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Environmental Charter School wants to offer high school classes

| Thursday, Nov. 28, 2013, 9:24 p.m.
Andrew Russell | Tribune-Review
Katie Hain, first-grade teacher at Environmental Charter School in Regent Square directs, her students during class at the school, Tuesday, Nov. 26, 2013.
Andrew Russell | Tribune-Review
Natalie Goldberg, 6, of Squirrel Hill, a first-grader at Environmental Charter School in Regent Square jokes with her mom, Christine Lorenz, during class at the school, Tuesday.
Andrew Russell | Tribune-Review
Shayla Woods, 6, and Silas Perry, 6, both first-graders at Environmental Charter School in Regent Square, play with a homemade turkey decoration during class at the school, Tuesday.
Andrew Russell | Tribune-Review
Ruby Kantor, 6, of Squirrel Hill, a first-grader at Environmental Charter School in Regent Square, jokes with her mom, Lori, during class at the school, Tuesday.
Andrew Russell | Tribune-Review
Ayaka Jinno, 7, a first-grader at Environmental Charter School in Regent Square laughs while coloring during class at the school, Tuesday.

In a pair of Regent Square schools built at the beginning of the last century, students are learning through a 21st century model of education.

Teams of educators teach second-graders about community service. Every student gets at least 80 minutes of science instruction a day. Instead of separate social science and English classes, eighth-graders learn cultural literacy through group projects.

The Environmental Charter School has no textbooks.

“We're building the creative brain to be a flexible thinker,” said Jon McCann, CEO of the charter school that opened in 2008 and is looking to expand.

The privately run but publicly financed school this month asked Pittsburgh Public Schools to expand its charter from its K-8 program to one K-12, and to add a K-8 charter for another school. With about 600 students from 28 ZIP codes enrolled and 400 students on a waiting list, McCann and others at the school say they want to introduce more students to their unique style of teaching and see middle-schoolers through to graduation.

“We need to prepare kids for a dynamic, ever-changing world,” said Leigh Halverson, who chairs the school's governing board. “The traditional education system is stuck in a model that doesn't allow kids to be flexible.”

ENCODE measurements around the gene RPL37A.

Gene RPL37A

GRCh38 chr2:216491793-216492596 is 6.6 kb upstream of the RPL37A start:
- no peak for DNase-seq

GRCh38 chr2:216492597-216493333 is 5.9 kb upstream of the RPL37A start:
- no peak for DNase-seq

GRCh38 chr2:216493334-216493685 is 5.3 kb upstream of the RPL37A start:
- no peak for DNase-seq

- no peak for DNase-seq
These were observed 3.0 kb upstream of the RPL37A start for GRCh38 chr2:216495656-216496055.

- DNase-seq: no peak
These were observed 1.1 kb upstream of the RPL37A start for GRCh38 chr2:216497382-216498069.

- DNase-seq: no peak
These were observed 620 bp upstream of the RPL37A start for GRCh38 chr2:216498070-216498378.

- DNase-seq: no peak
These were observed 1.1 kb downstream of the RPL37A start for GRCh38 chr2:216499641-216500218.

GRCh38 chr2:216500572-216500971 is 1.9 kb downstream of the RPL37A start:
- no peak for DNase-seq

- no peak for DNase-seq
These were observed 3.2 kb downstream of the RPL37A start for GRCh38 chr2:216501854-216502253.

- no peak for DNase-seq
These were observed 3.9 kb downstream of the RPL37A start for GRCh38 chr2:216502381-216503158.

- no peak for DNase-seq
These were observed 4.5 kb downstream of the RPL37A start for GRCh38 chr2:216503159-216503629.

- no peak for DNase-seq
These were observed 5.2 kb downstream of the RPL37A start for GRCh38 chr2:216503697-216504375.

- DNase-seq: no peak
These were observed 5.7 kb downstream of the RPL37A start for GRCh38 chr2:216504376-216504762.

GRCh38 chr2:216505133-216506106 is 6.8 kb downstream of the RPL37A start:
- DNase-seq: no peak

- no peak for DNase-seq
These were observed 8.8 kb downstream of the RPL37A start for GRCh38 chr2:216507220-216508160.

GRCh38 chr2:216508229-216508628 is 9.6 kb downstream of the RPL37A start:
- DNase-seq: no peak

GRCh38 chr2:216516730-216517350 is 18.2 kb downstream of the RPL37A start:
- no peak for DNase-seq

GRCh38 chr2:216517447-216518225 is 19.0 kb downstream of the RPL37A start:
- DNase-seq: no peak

As a charter school, ECS gets $7.4 million of its annual $9.4 million budget in tuition reimbursements from districts in which its students live. The remaining $2 million comes from government grants and donations.

The city school board last year approved a five-year extension of the original charter. The board will hear arguments for expansion next month.

Board member Regina Holley, who worked in the district for 35 years, said she supports ECS but won't support expansion.

“We already have two good programs,” she said, citing the Science & Technology Academy at the Frick School and the engineering and robotics program at Taylor Allderdice High School, both of which the school district operates.

Board member Bill Isler, whose district includes Regent Square, said he wants to make sure the charter mirrors the district's population and see a program evaluation before deciding. Minorities make up about 35 percent of ECS's student population, state figures show. About 67 percent of students enrolled in Pittsburgh Public Schools are minorities.

The latest school performance profile from the state shows success. The school scored an 85, higher than any score reported for Pittsburgh Public Schools.

McCann and academic director Nikole Brugnoli Sheaffer say the program is succeeding and ready to expand because of its teachers. They get a framework and the freedom to get creative.

“We are standards-based. It's not willy-nilly,” said Diane Karichko, who teaches third-graders environmental literacy, one of the school's core subjects, which helps students make connections between people and the environment.

Each classroom has at least two instructors. Some have more. Leaders encourage teachers to design new instruction models, such as the thinking lab for which teacher Shannon Merenstein won a Carnegie Science Award this year.

She and co-teacher Chelsea Young blend science and art in their room on the second floor at the former Park Place School. The third-graders this week were learning about the natural resources of Pennsylvania by designing costumes that display coal patches or the shellfish whose fossils are embedded in limestone.

“I'm of a science mind, so I'm a skeptic,” Young said. “But I know they're getting the science concepts. And they get a deeper understanding because they're exploring it creatively through the art.”

Sheaffer and teachers talk about the value of not teaching to take tests and not teaching subjects in separate “silos,” such as separate math, English or social studies classes, because real-world jobs don't segregate math skills from writing abilities. They're giving students a safe place to take risks and build critical-thinking.

“Google and others are saying, ‘This is what we need,'” Sheaffer said.

Ed Donovan, chair and graduate program director of the education department at Chatham University, said colleges are looking for those skills in incoming freshmen. He has seen the results of ECS through student teachers who come back to Chatham begging to return.

“When somebody is brave enough to do what they're doing, I applaud it,” he said. “If it was crazy, I'd be concerned. But it's steeped in research. It's evidence-based.”

David Conti is a staff writer for Trib Total Media. He can be reached at 412-388-5802 or

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